Introduction: Stress in the Workplace
One growing area in Irish employment law is employers’ liability for workplace stress, bullying and harassment. Employer’s must identify risk factors and implement effective policies relating to bullying, harassment and grievances. There is no official duty that employers have to maintain a stress free work environment, but they are expected to conduct their business with an awareness surrounding the issues, as any reasonable person should.
Prevention: Avoid Having a Problem
The biggest concern for a respectable employer should be prevention. This requires the employer to be fully aware of situations which could create a stressful environment for workers and do his or her best to avoid letting these situations occur. A useful way to do so would be through completing and documenting a workplace risk assessment to identify anything that puts the employees at risk of increased stress.
Management: Stop the Stress Before it Starts
The next concern for the employer is managing the situation when stress is identified. It is unacceptable for an employer to wait until a crises has broken out and an employee is in a compromising situation to take action. The employer should have created a comfortable environment where the employee feels enough at ease to vocalize any concerns or issues relating to stress.
Legal Action: Employers May be Liable
Employees may be able to take legal-action due to certain types of stress in the workplace. “When the demands on a person exceed their capacity to meet them” is when the Health and Safety Authority deemed action based on workplace stress acceptable. Stress can create emotional as well as physical symptoms such as increased heartbeat, short of breath, and a dry mouth. There are multiple situations in which workplace stress can arise. A few examples being faulty work organisation, work practice changes, lack of communication, ill-established work roles, extremely demanding tasks, and bullying and harassment. Under the Safety, Health and Welfare at Work Acts 2005-2014 employers can be liable for their employees’ stress. Under common law principles a cause of action may arise under the common law principles of tort.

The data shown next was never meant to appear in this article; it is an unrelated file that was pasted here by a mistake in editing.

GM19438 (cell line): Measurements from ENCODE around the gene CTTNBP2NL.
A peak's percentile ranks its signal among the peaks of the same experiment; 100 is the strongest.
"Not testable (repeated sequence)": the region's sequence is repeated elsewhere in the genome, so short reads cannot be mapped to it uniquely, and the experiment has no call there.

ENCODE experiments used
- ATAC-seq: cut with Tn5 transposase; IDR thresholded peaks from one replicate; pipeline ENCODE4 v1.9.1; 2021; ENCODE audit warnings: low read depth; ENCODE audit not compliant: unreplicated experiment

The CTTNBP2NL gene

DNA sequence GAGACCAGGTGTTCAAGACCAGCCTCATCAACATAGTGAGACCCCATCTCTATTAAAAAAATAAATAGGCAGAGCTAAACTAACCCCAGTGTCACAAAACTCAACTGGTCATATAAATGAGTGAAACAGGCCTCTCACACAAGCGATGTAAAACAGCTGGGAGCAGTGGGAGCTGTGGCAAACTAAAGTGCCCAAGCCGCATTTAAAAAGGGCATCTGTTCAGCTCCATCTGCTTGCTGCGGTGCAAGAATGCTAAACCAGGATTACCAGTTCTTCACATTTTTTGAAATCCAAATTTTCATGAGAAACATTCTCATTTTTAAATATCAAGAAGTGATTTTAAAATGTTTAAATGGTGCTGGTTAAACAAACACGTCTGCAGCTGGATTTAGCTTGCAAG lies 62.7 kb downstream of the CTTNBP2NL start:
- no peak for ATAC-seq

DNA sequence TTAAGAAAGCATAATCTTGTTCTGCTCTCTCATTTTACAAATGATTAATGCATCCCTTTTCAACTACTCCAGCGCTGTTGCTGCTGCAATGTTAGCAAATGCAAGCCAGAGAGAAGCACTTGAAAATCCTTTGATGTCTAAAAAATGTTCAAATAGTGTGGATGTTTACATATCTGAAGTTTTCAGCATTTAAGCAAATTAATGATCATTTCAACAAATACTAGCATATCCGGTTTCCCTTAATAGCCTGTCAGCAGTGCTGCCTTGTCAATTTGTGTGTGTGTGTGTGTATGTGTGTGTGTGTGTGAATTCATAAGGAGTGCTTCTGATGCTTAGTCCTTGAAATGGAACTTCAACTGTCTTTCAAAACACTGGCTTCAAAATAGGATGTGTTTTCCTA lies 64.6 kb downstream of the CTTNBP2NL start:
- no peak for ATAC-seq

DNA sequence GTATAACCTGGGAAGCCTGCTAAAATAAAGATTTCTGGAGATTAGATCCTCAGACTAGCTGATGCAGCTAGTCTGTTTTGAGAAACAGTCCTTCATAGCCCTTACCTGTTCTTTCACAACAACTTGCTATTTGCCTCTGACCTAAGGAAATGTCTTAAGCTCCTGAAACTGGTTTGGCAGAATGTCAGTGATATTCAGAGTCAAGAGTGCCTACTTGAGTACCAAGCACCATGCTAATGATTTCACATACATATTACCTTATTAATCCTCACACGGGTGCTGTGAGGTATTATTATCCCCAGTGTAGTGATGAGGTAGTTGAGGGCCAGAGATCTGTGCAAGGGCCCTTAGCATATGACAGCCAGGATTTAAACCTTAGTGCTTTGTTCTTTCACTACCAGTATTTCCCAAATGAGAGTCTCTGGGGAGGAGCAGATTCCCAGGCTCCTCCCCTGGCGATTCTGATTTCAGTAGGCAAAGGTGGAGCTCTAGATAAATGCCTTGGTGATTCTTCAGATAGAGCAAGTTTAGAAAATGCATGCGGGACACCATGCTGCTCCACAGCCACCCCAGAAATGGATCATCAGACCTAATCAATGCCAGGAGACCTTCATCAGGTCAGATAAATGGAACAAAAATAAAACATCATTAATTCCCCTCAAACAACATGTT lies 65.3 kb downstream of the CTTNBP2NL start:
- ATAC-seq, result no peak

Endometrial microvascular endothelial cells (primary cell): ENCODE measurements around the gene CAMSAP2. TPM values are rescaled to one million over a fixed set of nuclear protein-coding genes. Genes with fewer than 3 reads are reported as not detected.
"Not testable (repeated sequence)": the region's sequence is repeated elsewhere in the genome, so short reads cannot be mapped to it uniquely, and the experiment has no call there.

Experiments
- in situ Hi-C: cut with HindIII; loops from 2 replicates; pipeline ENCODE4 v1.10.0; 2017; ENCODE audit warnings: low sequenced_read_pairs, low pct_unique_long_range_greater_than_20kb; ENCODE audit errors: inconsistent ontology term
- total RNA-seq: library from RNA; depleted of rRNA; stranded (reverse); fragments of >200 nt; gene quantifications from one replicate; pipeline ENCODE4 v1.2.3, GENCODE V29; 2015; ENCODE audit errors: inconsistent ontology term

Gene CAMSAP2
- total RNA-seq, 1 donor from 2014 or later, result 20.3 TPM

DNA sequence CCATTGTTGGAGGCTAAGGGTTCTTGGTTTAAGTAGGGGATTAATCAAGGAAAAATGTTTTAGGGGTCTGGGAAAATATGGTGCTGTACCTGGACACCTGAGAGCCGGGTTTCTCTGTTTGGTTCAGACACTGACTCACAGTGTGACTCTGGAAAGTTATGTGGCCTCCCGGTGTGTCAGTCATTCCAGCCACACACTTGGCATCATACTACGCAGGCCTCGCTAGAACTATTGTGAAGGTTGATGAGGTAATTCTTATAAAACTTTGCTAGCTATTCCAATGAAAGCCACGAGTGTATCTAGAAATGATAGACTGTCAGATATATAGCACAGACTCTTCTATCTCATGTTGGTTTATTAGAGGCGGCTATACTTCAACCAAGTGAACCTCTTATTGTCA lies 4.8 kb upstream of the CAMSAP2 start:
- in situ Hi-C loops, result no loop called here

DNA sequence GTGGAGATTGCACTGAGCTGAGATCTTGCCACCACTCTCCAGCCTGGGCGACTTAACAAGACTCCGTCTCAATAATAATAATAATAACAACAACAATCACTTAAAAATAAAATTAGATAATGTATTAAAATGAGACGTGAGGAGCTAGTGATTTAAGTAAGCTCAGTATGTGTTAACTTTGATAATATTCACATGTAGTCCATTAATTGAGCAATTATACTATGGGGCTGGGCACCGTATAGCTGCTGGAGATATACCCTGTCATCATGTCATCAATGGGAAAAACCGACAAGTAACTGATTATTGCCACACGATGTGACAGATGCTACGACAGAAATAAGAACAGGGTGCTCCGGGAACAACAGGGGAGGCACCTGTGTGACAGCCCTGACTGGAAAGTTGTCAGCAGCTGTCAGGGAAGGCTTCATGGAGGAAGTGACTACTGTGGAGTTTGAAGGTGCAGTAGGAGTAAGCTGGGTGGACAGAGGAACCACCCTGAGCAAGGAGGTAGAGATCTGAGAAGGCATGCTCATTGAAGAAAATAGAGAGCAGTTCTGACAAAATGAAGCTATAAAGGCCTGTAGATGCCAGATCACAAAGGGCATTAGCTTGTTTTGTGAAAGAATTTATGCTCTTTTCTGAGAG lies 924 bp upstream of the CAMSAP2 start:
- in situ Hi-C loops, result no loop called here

It is not enough for the employee to prove that the stress was foreseeable, it must be shown that the harm itself due to the stress was foreseeable and that the employer was aware that harm may result from it. A reasonable employer should know about the possible harm that may arise. Due to the nature and extent of an employee’s work along with the possible effects of it, an employer should be able to foresee any potential problems. When deciding if an employee needed to act on a sign of impending harm he or she is compared to a “reasonable employer.” In order for a cause to be actionable the steps that could or should have been taken must be established and the injury itself must be linked directly to these steps. If the employee has an underlying or pre-existing situation it will be taken into account, but it does not necessarily exclude the employer from liability. The best way for an employer to protect him or herself is to prove that his or her responses to any incidents was reasonable.